April 2, 2014

Paul Greenberg: Death and joy in the spring

Dan Barry: Should South Carolina Jews be forced to maintain this chimney built by Germans serving the Nazis?

Mayra Bitsko: Save me! An alien took over my child's personality

Frank Clayton: Get happy: 20 scientifically proven happiness activities

Susan Scutti: It's Genetic! Obesity and the 'Carb Breakdown' Gene

Lecia Bushak: Why Hand Sanitizer May Actually Harm Your Health

Stacy Rapacon: Great Funds You Can Own for $500 or Less

Cameron Huddleston: 7 Ways to Save on Home Decor

The Kosher Gourmet by Steve Petusevsky Exploring ingredients as edible-stuffed containers (TWO RECIPES + TIPS & TECHINQUES)

Jewish World Review Dec. 29, 2009 / 12 Teves 5770

How to do a giggle search; First, ask Google a one-word question …

By Gene Weingarten

http://www.JewishWorldReview.com | Have you ever noticed that when you start to enter something into the Google search bar, it produces a dropdown menu of "hints" based on the most common queries it has received? So, for example, if you type in "why," one of the hints is, "Why do cats purr?" If you type in "how many," you are prompted with "How many angels can dance on the head of a pin?"

When you follow up on these things, you find that most have either no answer or an unsatisfying answer. As a public service, I decided to answer them myself. Each of the questions below was suggested by Google.

Why do cats purr?

It is how they laugh at us.

How many angels can dance on the head of a pin?

This is an unanswerable question, because there are many kinds of pins, many kinds of angels and many kinds of dances. If you are talking about a standard American pushpin, and a standard-size angel, the correct answer is six, so long as it is a slow, make-out dance, like at a prom. The correct answer is "just one," however, if it's that Russian dance where you squat and kick your feet and yell "HEY!" with a bottle of vodka on your head. Angels actually prefer that one, I am told.

How can I lose weight fast?

Letter from JWR publisher

You can mail me $35, and then I will send you the Full Secret of the famous Weingarten Diet, which I will tantalizingly summarize here:

1. Eat all of your food naked, in front of a full-length mirror.

2. Before you swallow, stop to look at the chewed up food in your mouth.

If a tree falls in the forest and there is no one around to hear it, does it make a sound?

Yes, when no one is looking, trees speak to each other in perfect English. So when trees find themselves falling, they tend to use a disturbing amount of vulgarity.

When does morning sickness start?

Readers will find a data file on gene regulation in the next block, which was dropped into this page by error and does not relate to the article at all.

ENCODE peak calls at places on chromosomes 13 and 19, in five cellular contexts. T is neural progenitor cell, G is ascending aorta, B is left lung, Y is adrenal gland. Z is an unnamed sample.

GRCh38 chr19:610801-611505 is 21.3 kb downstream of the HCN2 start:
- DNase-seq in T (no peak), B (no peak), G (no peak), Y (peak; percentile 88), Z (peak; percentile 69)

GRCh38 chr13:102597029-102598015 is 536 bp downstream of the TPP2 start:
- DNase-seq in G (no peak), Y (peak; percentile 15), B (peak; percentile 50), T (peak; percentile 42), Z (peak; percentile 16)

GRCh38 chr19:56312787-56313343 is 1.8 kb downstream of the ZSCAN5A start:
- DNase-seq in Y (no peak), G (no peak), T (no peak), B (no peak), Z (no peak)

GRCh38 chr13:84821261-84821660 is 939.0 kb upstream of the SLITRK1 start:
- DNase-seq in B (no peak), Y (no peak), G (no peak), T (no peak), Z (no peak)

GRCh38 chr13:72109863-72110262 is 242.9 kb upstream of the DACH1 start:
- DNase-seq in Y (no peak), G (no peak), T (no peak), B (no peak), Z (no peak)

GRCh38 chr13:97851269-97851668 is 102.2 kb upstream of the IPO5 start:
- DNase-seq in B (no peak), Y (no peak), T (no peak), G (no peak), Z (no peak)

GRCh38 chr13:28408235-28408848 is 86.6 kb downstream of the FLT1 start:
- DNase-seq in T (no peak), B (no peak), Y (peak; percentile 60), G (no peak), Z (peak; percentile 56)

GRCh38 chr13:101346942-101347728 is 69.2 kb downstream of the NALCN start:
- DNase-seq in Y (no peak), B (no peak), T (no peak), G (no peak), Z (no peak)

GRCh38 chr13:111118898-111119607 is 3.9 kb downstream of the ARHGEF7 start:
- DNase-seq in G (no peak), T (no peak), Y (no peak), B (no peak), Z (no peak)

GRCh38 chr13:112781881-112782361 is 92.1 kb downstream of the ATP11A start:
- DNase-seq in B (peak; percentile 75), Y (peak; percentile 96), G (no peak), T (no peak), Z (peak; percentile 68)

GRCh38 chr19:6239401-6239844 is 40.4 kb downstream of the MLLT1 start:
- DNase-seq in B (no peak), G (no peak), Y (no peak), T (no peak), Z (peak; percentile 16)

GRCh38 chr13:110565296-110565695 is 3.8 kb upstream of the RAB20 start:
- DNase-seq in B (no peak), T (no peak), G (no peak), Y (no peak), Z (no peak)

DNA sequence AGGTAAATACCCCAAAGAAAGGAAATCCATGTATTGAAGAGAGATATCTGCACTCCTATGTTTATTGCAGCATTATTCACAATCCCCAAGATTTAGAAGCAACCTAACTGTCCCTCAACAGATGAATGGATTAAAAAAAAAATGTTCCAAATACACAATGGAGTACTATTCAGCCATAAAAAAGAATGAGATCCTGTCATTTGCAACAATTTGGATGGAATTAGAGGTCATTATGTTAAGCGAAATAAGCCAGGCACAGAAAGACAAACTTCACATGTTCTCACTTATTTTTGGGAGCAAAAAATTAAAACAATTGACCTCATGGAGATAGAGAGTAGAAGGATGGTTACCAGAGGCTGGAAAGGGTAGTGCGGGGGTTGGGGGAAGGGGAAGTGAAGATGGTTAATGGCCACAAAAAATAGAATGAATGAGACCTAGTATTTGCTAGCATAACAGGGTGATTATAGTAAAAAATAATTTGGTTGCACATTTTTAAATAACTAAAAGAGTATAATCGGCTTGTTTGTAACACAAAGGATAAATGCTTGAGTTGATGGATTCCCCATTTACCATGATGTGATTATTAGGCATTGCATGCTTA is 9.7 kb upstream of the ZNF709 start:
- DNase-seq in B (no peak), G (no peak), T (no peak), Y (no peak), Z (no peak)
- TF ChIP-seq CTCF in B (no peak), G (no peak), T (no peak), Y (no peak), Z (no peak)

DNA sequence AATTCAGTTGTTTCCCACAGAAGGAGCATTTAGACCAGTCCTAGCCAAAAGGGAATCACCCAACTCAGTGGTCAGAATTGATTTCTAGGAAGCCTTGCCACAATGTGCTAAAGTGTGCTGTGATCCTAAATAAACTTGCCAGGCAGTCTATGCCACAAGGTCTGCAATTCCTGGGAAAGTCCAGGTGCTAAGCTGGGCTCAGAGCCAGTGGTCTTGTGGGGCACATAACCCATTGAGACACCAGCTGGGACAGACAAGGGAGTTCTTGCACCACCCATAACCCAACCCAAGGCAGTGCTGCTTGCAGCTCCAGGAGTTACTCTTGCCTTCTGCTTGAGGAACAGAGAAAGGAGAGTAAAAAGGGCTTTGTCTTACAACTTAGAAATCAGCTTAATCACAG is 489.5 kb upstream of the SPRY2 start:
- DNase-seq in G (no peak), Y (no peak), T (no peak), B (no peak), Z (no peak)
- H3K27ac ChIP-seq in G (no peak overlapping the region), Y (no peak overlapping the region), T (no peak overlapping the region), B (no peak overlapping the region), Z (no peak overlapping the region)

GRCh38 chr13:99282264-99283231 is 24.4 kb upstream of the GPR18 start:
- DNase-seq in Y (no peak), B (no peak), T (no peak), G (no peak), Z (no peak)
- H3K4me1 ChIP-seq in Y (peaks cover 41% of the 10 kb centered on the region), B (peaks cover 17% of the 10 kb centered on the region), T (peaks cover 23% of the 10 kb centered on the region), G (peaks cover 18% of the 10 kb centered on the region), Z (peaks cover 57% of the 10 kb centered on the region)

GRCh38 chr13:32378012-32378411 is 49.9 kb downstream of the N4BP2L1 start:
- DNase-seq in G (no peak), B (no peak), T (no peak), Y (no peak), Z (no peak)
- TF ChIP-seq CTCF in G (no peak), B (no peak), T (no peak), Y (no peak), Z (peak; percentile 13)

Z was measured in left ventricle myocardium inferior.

It starts the day after you finally have come to accept your pregnancy as a good thing.

When do you ovulate?

I do not ovulate.

Why is it that the mirror appears to reverse left and right but not up and down?

Because mirrors reflect, they do not invert, as a lens does. Your question mirrors a common ignorance, though.

Back when I was the editor of my college paper, a BMOC-type student wanted to attend an anti-administration rally but asked us not to take his photograph there, for fear of being identified and punished. We refused to guarantee that. So, on the theory that we would not dare to print profanity in the paper, he wrote the f-word on his forehead, backward, so when the photo was printed it would be readable. Alas, unlike mirrors, photographs do not flop images left to right. We ran the picture and identified him in the newspaper as the idiot who mistakenly printed a dirty word on his forehead backward. The caption correctly spelled out not only his name but the f-word.

What is my ip?

Your ip is the part of your psyche that is not the id, the ego or the superego. It is the part that produces stupid behavior, such as when you hit the button several times to make the elevator arrive faster. Collectively, the ip is responsible for the fact that there is a market for Segways, plug-in room fresheners and those blankets with sleeves.

How is babby formed?

Peepil make woopy then babby happinz.

Why hasn't he kissed me yet?

Because you have Ed Zachary Disease. Since you're Googling anyway, feel free to research it.

Every weekday JewishWorldReview.com publishes what many in the media and Washington consider "must-reading". Sign up for the daily JWR update. It's free. Just click here.

Gene Weingarten writes the Below the Beltway humor column for The Washington Post. To comment, please click here.


© 2009 WPWG